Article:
Mez'ahab (Heb. Mey-Zahab', מֵי זָהָב, water of gold, i.e., of a golden luster; Sept. Μαιζοώβ, but omits in Chronicles; Vulg. Mezaab), the father of Matred and maternal grandfather of Mehetabel, which last was wife of Hadar, or Hadad, the last mentioned of the early Edomitish kings (Ge 36:39; 1Ch 1:50), B.C. considerably ante 1619. "His name has given rise to much speculation. Jarchi renders it, 'What is gold?' and explains it, 'He was a rich man, and gold was not valued in his eyes at all.' Abarbanel says he was 'rich and great, so that on this account he was called Mezahab, for the gold was in his house as water.' 'Haggaon' (writes Aben-Ezra)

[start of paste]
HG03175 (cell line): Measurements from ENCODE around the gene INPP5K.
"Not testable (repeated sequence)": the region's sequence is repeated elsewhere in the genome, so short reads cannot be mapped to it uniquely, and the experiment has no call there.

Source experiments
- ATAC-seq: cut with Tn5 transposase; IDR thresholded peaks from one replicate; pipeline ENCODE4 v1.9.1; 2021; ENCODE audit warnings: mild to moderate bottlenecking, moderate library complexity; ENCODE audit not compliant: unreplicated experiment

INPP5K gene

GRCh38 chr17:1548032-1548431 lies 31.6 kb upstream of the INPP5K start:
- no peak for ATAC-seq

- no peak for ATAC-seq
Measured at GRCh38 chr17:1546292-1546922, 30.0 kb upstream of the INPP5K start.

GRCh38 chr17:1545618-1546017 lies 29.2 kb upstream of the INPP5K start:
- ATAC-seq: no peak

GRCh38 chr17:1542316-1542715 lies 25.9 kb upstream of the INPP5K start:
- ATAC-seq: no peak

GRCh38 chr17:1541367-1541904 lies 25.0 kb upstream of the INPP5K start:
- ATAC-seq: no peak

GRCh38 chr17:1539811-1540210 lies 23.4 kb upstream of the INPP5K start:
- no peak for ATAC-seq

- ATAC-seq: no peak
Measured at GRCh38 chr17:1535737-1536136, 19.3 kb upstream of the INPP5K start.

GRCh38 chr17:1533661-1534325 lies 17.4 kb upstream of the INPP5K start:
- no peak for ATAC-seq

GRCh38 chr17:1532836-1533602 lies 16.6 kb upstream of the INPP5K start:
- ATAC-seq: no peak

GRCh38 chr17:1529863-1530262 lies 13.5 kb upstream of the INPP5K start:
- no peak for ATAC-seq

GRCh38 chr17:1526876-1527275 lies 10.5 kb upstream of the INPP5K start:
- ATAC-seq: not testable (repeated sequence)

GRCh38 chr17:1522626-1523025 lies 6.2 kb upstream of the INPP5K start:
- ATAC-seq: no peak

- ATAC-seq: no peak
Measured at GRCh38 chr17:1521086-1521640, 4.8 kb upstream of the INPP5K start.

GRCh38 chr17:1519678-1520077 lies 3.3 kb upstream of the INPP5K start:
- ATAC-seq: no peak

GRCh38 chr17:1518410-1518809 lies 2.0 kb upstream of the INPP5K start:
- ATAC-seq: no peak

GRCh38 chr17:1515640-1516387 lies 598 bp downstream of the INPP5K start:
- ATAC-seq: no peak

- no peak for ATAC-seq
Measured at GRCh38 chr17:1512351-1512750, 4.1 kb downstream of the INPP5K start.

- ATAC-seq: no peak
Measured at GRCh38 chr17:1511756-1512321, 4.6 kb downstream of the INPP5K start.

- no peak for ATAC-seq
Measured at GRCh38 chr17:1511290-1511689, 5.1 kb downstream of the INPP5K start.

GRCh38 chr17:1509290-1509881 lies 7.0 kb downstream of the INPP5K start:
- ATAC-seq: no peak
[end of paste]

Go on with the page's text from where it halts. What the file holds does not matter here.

'said he was a refiner of gold, but others said that it pointed to those who made gold from brass.' The Jerusalem Targum of course could not resist the temptation of punning upon the name, and combined the explanations given by Jarchi and Haggaon. The latter part of Ge 36:39 is thus rendered: 'The name of his wife is Mehetabel, daughter of Matred, the daughter of a refiner of gold, who was wearied with labor (מִטרדָא matreda) all the days of his life; after he had eaten and was filled he turned and said, What is gold? and what is silver?' A somewhat similar paraphrase is given in the Targum of the Pseudo-Jonathan, except that it is there referred to Matred, and not to Mezahab. The Arabic version translates the name 'water of gold,' which must have been from the Hebrew, while in the Targum of Onkelos it is rendered 'refiner of gold,' as in the Quaestiones Hebraicae in Paralip., attributed to Jerome, and the traditions given above; which seems to indicate that originally there was something in the Hebrew text. now wanting, which gave rise to this rendering, and of which the present reading, מֵי, mey, is an abbreviation."